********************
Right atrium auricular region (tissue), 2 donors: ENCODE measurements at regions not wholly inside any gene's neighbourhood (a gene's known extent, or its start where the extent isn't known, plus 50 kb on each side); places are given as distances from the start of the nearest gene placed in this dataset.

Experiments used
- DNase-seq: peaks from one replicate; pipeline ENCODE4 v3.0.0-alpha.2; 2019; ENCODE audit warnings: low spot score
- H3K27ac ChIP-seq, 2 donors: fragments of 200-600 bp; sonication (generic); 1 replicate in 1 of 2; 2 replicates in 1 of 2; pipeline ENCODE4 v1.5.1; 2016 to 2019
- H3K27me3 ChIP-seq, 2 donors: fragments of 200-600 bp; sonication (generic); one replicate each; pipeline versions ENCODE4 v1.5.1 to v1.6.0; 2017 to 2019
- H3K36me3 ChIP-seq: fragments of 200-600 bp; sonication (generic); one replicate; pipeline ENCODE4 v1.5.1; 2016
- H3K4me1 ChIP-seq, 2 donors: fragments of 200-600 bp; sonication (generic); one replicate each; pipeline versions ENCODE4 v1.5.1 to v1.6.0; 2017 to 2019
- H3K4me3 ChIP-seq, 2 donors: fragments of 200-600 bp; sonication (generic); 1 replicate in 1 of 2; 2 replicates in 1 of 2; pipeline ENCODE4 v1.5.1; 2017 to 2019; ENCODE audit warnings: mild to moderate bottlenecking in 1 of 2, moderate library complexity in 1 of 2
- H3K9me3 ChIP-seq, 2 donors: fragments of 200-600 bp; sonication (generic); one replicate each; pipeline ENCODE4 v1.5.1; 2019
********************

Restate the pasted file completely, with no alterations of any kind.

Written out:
Right atrium auricular region (tissue), 2 donors: ENCODE measurements at regions not wholly inside any gene's neighbourhood (a gene's known extent, or its start where the extent isn't known, plus 50 kb on each side); places are given as distances from the start of the nearest gene placed in this dataset.

Experiments used
- DNase-seq: peaks from one replicate; pipeline ENCODE4 v3.0.0-alpha.2; 2019; ENCODE audit warnings: low spot score
- H3K27ac ChIP-seq, 2 donors: fragments of 200-600 bp; sonication (generic); 1 replicate in 1 of 2; 2 replicates in 1 of 2; pipeline ENCODE4 v1.5.1; 2016 to 2019
- H3K27me3 ChIP-seq, 2 donors: fragments of 200-600 bp; sonication (generic); one replicate each; pipeline versions ENCODE4 v1.5.1 to v1.6.0; 2017 to 2019
- H3K36me3 ChIP-seq: fragments of 200-600 bp; sonication (generic); one replicate; pipeline ENCODE4 v1.5.1; 2016
- H3K4me1 ChIP-seq, 2 donors: fragments of 200-600 bp; sonication (generic); one replicate each; pipeline versions ENCODE4 v1.5.1 to v1.6.0; 2017 to 2019
- H3K4me3 ChIP-seq, 2 donors: fragments of 200-600 bp; sonication (generic); 1 replicate in 1 of 2; 2 replicates in 1 of 2; pipeline ENCODE4 v1.5.1; 2017 to 2019; ENCODE audit warnings: mild to moderate bottlenecking in 1 of 2, moderate library complexity in 1 of 2
- H3K9me3 ChIP-seq, 2 donors: fragments of 200-600 bp; sonication (generic); one replicate each; pipeline ENCODE4 v1.5.1; 2019